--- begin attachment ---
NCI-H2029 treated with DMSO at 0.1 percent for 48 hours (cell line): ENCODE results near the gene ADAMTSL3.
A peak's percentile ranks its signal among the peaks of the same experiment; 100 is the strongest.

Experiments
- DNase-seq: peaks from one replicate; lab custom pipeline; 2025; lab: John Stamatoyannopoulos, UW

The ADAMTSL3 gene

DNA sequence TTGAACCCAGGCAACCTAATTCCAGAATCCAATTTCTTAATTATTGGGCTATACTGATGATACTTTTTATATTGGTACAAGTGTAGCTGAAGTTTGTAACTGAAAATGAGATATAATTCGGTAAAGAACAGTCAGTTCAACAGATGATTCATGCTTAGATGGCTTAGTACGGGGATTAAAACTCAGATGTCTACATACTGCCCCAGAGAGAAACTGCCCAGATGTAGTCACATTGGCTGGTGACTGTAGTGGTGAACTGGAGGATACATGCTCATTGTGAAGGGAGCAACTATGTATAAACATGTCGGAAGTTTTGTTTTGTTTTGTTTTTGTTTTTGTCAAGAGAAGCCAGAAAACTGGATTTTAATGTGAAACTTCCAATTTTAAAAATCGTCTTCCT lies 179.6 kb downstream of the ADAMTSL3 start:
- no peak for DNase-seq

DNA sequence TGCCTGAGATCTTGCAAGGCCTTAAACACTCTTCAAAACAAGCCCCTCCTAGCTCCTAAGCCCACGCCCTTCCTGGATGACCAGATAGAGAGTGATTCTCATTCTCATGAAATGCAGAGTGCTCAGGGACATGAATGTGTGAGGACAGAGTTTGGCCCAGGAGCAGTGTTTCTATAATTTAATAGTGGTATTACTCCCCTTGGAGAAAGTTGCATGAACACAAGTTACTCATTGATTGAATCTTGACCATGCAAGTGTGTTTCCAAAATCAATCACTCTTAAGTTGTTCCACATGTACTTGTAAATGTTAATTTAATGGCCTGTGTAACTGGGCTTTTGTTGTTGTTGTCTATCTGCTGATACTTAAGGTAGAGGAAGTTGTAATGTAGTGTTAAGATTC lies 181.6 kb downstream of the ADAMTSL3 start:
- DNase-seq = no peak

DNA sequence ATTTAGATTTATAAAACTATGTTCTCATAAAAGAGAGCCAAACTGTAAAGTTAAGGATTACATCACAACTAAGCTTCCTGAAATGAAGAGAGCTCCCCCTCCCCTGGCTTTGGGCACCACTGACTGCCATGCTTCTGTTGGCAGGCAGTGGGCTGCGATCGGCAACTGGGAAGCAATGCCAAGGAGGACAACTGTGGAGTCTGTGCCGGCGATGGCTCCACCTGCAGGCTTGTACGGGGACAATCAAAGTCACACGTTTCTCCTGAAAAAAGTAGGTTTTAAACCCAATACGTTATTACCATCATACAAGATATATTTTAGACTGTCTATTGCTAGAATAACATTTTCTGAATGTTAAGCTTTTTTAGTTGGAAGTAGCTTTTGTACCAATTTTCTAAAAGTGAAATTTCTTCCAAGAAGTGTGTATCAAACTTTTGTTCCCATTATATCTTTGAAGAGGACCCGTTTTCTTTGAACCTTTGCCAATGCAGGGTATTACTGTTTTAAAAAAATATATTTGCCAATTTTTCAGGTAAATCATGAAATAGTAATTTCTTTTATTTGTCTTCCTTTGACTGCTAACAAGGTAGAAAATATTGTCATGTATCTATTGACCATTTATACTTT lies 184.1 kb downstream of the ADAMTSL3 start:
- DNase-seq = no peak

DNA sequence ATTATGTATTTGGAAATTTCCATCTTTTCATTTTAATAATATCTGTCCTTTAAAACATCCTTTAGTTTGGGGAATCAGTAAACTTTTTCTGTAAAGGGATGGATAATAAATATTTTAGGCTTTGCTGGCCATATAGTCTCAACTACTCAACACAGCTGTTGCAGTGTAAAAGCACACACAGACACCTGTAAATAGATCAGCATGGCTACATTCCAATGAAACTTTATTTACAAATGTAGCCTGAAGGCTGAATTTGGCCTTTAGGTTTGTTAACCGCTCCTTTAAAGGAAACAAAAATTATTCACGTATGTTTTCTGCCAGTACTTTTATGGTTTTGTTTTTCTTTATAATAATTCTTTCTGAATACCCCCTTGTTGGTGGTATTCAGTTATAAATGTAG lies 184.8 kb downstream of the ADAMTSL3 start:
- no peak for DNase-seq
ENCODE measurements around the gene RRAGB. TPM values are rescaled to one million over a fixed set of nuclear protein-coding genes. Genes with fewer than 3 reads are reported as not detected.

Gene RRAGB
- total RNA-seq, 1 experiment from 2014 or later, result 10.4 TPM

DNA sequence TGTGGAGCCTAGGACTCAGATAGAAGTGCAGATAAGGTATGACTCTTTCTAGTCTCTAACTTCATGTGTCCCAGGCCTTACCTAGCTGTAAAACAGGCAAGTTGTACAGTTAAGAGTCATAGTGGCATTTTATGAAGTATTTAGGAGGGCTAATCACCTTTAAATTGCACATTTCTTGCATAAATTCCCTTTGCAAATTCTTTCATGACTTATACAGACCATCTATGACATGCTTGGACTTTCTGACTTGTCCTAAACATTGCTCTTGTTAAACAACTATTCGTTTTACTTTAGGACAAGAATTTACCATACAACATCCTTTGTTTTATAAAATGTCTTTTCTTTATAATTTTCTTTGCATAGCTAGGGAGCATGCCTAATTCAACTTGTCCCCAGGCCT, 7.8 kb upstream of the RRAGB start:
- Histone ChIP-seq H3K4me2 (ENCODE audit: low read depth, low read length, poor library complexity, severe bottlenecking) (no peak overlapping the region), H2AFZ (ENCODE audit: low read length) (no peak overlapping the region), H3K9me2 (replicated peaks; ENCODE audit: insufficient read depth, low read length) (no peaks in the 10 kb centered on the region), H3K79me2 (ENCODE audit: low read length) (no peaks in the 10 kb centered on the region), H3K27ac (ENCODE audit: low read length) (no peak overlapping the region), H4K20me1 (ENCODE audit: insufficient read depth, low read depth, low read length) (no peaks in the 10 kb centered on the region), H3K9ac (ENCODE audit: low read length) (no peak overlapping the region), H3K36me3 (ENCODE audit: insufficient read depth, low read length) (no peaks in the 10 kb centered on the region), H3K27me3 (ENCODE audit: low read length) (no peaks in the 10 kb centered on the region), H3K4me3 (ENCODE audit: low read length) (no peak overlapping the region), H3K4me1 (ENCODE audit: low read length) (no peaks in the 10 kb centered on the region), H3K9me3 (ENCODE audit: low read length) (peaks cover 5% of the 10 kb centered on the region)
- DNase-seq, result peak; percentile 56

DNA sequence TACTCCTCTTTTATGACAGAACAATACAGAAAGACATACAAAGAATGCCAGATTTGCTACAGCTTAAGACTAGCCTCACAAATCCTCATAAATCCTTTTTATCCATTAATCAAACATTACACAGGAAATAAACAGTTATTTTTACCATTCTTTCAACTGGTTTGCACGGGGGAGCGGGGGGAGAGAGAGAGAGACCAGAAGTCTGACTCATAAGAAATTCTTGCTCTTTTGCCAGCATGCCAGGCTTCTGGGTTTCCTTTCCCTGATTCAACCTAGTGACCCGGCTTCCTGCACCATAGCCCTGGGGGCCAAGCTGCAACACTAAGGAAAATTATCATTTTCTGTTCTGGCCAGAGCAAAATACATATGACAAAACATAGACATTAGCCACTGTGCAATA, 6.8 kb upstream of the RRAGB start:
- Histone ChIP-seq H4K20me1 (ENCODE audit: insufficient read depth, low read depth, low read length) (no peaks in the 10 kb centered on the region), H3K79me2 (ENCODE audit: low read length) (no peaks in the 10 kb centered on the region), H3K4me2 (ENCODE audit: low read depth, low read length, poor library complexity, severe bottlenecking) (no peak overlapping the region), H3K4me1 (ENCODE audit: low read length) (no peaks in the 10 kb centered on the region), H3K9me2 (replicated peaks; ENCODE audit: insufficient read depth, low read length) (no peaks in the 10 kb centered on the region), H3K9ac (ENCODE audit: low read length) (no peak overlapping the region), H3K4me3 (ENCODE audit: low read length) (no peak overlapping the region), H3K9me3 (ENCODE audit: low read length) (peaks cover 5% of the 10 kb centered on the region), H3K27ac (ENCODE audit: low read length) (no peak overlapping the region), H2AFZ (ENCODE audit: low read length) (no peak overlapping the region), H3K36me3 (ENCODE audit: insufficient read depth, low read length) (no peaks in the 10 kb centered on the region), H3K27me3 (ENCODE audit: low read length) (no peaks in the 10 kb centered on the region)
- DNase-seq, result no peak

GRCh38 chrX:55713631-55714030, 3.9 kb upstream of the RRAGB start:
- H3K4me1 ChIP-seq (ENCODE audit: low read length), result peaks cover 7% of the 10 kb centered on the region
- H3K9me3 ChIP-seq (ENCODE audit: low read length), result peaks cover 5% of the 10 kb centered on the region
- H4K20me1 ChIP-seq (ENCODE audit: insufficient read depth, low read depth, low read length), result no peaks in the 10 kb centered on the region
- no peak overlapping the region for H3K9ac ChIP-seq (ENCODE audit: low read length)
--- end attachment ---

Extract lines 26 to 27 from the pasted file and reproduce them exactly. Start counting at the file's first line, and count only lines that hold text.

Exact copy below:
- H4K20me1 ChIP-seq (ENCODE audit: insufficient read depth, low read depth, low read length), result no peaks in the 10 kb centered on the region
- no peak overlapping the region for H3K9ac ChIP-seq (ENCODE audit: low read length)